From the preface to `The Pleasures of Counting'

This book is meant, first of all, for able school children of 14 and over and first year undergraduates who are interested in mathematics and would like to learn something of what it looks like at a higher level. There exist several books with a similar aim. I remember with particular pleasure from my own childhood the book `From Simple Numbers to the Calculus' by Colerus with its uncompromising opening: `Mathematics is a trap. If you are once caught in this trap you hardly ever get out again to find your way back to the original state of mind in which you were before you began to investigate mathematics.' In Appendix A.1 I list and discuss some of them. However the aim is so worthwhile and the number of such books so limited that I feel no hesitation in adding one more.

In many American universities there are courses known universally, if not officially, as `Maths for poets'. This book does not belong to that genre. It is intended, rather, as `Maths for mathematicians' --- for mathematicians who know very little mathematics as yet, but who, perhaps, will one day give lectures which the present author attends open-mouthed with admiration [When Wiles was a humble graduate student at Cambridge I had already reached the dizzying heights of a lectureship. Twenty years later I was in the back row when he announced his solution of the three centuries old Fermat problem.].

I hope that this book will also be enjoyed by my fellow professionals and by those general readers who value mathematics without fearing it [The desire for large sales is shared by authors and publishers. David Tranah, to whom, like many other CUP mathematics authors, I owe an immense debt of gratitude, suggested that a different title would help. For once, I did not take his advice and the title `The Joy of x' remains available.]. Both groups will have to indulge in some judicious skipping (the professionals will not need to have Cantor's diagonal argument explained to them or to be told that Kolmogorov was a great mathematician; the general reader may tiptoe past the scarier algebra). My colleagues are perfectly capable of deciding by themselves whether or not to read this book, but two analogies may be of assistance to the general reader.

First she might like to consider why `fly on the wall' documentaries showing life in medical school or on a warship are interesting to many who are not doctors or sailors. Listening to a mathematician talking to mathematicians about things that interest mathematicians may well be more enlightening than listening to mathematicians speaking to non-mathematicians about things that they hope may be interesting to non-mathematicians. Alternatively she may consider the choice facing tourists in some exotic city. They may dine in fine restaurants where everything is scrupulously clean and the service is excellent but the cuisine has been modified to suit international tastes. Alternatively they can go to a local taverna where the waiters are rushed off their feet and, in any case, speak very little English, where glimpses of the kitchen fail to inspire confidence in its hygiene, and some of the dishes look very strange indeed. This book is the local taverna. The disadvantages are genuine but so is the cooking.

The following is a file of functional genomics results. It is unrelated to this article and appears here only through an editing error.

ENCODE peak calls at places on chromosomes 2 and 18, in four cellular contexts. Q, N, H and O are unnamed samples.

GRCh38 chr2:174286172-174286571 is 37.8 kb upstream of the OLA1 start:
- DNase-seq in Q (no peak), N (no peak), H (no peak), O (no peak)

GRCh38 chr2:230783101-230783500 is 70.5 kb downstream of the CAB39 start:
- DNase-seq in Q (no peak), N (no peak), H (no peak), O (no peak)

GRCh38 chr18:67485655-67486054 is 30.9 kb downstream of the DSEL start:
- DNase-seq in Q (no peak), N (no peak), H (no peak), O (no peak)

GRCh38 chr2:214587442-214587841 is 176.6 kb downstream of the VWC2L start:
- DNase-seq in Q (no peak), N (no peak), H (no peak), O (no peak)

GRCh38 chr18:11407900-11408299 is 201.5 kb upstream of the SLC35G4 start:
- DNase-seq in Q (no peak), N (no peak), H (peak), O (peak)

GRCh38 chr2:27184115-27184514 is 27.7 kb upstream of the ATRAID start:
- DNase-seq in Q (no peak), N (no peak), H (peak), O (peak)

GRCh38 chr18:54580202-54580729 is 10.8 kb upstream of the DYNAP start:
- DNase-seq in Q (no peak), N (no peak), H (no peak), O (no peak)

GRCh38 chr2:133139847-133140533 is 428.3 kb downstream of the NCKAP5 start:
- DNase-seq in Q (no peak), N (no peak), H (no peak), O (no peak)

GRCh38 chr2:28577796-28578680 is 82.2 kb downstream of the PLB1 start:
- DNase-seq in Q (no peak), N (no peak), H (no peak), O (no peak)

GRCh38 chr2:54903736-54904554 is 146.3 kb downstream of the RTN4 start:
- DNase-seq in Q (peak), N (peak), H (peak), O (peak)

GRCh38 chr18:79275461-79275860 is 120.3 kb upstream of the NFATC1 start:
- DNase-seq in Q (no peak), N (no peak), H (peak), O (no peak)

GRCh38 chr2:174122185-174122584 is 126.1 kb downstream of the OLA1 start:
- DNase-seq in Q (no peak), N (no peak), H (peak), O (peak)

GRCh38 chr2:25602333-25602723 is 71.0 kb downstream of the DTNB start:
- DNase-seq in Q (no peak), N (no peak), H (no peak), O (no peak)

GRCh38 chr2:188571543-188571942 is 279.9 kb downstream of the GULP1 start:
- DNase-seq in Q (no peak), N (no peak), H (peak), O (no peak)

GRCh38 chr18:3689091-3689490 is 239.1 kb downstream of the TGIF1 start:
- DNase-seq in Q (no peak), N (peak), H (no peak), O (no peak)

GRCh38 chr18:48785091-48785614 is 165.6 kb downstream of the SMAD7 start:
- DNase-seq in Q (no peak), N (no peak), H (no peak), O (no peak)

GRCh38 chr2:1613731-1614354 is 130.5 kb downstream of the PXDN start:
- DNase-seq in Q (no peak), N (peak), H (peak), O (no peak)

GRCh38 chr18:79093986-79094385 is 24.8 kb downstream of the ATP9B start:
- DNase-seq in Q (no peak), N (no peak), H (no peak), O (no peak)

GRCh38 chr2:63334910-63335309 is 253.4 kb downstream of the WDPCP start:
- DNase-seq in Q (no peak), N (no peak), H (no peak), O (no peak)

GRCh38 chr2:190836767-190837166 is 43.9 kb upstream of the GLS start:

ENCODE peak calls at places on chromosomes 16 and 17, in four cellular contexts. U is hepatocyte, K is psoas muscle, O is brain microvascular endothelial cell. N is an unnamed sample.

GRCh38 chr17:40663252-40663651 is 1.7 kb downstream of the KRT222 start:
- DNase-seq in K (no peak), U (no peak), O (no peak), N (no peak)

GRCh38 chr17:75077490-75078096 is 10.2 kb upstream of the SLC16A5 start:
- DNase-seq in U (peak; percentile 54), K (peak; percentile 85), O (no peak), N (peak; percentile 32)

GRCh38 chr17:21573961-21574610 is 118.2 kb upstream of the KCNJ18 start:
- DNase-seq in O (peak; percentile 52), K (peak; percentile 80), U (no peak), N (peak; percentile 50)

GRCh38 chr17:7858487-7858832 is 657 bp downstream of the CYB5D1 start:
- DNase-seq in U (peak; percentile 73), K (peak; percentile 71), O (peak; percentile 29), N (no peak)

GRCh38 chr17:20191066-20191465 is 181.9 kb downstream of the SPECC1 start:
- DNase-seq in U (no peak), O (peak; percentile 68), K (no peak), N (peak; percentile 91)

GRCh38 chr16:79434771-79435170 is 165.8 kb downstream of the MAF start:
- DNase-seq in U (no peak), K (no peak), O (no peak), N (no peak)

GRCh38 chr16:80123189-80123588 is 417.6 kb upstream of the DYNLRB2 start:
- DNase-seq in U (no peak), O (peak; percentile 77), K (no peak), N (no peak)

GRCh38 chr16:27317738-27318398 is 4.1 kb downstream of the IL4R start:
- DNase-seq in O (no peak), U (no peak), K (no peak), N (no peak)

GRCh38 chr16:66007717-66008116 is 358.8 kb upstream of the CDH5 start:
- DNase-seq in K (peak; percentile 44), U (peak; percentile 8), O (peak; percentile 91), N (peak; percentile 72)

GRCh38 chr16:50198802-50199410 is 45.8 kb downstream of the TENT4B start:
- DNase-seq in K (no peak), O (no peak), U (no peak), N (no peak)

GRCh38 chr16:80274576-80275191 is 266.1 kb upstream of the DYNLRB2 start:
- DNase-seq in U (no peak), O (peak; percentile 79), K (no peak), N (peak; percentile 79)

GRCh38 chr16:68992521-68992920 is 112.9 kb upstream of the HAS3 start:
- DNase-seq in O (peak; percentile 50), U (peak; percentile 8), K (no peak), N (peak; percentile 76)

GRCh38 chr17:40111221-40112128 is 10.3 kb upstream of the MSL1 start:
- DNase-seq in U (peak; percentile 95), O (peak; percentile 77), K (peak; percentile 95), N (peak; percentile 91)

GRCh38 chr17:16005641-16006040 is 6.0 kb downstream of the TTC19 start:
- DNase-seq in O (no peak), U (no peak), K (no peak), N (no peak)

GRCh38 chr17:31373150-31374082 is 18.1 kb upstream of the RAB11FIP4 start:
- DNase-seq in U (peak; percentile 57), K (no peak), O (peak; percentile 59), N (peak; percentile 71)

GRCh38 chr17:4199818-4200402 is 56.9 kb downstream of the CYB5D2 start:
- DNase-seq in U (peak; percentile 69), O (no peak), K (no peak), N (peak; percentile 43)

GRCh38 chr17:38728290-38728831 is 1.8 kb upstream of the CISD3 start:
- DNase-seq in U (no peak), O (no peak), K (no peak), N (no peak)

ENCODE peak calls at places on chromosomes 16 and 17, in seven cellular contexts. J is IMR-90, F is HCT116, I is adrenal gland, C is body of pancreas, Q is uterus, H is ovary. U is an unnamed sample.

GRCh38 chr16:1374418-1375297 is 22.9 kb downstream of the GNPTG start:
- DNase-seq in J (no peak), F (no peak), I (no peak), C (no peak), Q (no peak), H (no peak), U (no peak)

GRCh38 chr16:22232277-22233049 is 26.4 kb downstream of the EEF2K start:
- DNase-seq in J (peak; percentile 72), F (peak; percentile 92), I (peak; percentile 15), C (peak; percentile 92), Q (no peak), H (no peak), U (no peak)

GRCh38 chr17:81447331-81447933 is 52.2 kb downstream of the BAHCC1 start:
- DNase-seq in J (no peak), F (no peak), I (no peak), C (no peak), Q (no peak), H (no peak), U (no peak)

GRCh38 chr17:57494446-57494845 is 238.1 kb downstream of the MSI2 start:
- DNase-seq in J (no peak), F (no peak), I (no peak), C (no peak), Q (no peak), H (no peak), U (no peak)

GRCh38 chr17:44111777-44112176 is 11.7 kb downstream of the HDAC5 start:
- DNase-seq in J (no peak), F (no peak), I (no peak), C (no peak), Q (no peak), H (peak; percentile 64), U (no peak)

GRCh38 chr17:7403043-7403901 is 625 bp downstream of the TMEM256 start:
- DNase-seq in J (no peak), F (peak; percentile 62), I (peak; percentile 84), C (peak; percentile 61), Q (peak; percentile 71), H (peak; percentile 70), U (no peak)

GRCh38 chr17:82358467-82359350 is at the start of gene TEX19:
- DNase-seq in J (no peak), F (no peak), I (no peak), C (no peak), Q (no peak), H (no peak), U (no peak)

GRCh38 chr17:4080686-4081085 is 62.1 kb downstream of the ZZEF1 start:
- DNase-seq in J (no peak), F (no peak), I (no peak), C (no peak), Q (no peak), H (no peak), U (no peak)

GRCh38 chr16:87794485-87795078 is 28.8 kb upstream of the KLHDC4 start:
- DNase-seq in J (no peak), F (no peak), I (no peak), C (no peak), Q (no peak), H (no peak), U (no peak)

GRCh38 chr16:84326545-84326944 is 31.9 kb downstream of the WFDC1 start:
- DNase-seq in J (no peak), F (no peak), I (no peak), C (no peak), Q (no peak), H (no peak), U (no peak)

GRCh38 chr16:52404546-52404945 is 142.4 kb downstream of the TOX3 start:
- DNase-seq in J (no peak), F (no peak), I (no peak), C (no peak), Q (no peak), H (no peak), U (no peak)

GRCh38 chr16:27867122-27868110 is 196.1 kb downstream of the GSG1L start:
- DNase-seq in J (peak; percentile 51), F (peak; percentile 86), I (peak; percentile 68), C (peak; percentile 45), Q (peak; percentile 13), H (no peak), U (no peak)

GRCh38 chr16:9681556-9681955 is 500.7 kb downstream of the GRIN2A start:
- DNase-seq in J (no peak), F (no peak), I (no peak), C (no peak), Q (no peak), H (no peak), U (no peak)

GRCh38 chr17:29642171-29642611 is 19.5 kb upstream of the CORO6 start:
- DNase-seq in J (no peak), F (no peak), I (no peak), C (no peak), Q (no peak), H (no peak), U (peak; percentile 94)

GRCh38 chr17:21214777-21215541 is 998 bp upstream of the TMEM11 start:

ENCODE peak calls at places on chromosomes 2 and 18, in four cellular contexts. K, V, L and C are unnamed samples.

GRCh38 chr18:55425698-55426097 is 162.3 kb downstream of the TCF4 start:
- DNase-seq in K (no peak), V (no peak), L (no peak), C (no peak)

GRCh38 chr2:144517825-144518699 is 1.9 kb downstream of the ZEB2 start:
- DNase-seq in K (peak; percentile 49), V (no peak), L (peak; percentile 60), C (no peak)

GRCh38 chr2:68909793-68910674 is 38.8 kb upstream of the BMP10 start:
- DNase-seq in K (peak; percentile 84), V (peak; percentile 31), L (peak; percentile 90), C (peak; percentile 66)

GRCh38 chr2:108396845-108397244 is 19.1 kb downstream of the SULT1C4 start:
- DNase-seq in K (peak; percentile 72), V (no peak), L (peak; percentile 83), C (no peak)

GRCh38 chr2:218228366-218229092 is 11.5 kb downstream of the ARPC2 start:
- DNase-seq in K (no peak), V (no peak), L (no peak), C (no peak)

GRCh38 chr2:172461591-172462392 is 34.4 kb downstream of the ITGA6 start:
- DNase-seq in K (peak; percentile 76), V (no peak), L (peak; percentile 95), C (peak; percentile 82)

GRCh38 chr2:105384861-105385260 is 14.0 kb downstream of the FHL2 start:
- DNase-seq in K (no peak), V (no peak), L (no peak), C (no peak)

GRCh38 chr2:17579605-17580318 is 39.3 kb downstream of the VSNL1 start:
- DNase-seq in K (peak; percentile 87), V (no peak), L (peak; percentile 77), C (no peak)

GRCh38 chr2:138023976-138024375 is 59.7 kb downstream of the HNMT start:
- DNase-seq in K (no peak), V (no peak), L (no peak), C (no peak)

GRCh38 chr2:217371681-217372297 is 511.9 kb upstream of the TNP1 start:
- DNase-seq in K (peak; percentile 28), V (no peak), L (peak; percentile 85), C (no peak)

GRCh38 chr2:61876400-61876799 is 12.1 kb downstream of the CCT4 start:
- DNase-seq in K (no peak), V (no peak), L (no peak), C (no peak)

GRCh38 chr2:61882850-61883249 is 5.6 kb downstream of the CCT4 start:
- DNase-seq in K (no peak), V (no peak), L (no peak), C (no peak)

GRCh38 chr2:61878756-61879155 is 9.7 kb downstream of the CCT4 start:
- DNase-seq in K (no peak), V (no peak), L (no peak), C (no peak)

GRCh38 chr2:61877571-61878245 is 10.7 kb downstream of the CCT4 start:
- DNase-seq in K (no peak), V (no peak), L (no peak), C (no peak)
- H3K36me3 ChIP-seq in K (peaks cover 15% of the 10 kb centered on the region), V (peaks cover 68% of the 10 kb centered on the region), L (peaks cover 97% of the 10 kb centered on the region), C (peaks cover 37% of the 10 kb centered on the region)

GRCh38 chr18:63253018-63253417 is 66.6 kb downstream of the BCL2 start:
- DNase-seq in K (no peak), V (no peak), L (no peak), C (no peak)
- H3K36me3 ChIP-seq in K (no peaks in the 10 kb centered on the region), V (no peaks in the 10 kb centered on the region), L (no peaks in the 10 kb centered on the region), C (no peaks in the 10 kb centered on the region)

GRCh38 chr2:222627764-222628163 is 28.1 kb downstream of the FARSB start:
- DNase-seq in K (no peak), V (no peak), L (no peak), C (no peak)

Even those for whom this book is intended should not necessarily expect to understand all of it. I have pitched the level of exposition at the level I would expect of beginning students of mathematics at Trinity Hall, and, if I were talking to them, I would not be surprised to have to give extra explanations on points not taught to this or that student at this or that school. Only an exceptionally well taught (perhaps even overtaught) 14 year old could expect to understand everything in this book (though I hope that any persevering 14 year old should end by understanding much of it). Professional mathematicians consider a mathematics book worthwhile if they understand something new after reading it and excellent if they understand a fair amount that is new to them; anything more would lead them to suspect that the material was too easy to be worthwhile.

If there is something that you do not understand you should (if you can) ask someone like your school teacher about it. If there is no one to ask, read on and perhaps understanding will come. If this does not work, try some other part of this book. Although the book is complete without the exercises, I hope that you will glance at them. Some, like Exercise 9.2.3, are simple commentaries on the text. Others, like Exercise 11.4.14 and Exercise 16.2.3 make use of mathematics met near the end of a school or near the beginning of a university course; they require substantially more knowledge than is assumed in the body of the book. I believe that such exercises have been clearly sign-posted. Appendix B may help if you are baffled by my notation.

Montaigne feared that `some may assert that I have merely gathered here a big bunch of other men's flowers, having furnished nothing of my own but the string to hold them together'. This book is such a bunch of flowers and I hope that the reader may be sufficiently intrigued by some topic or quotation to explore the garden from which that particular flower came [Hence `the habit of fitting out the most trivial quotation with a reference as though it were applying for a job'. Most of the references, including this one, will be found in Appendix C.] In any case I hope that she will see that the characteristic sound of mathematics is not that of a chorus speaking in solemn unison but the babble of individual voices.

Equally, since I have addressed the reader as I would my own students or colleagues, I have not sought to hide the fact that I hold opinions on many topics. In this and several other respects I have chosen to write a book which is intended for schoolchildren but not suitable for them.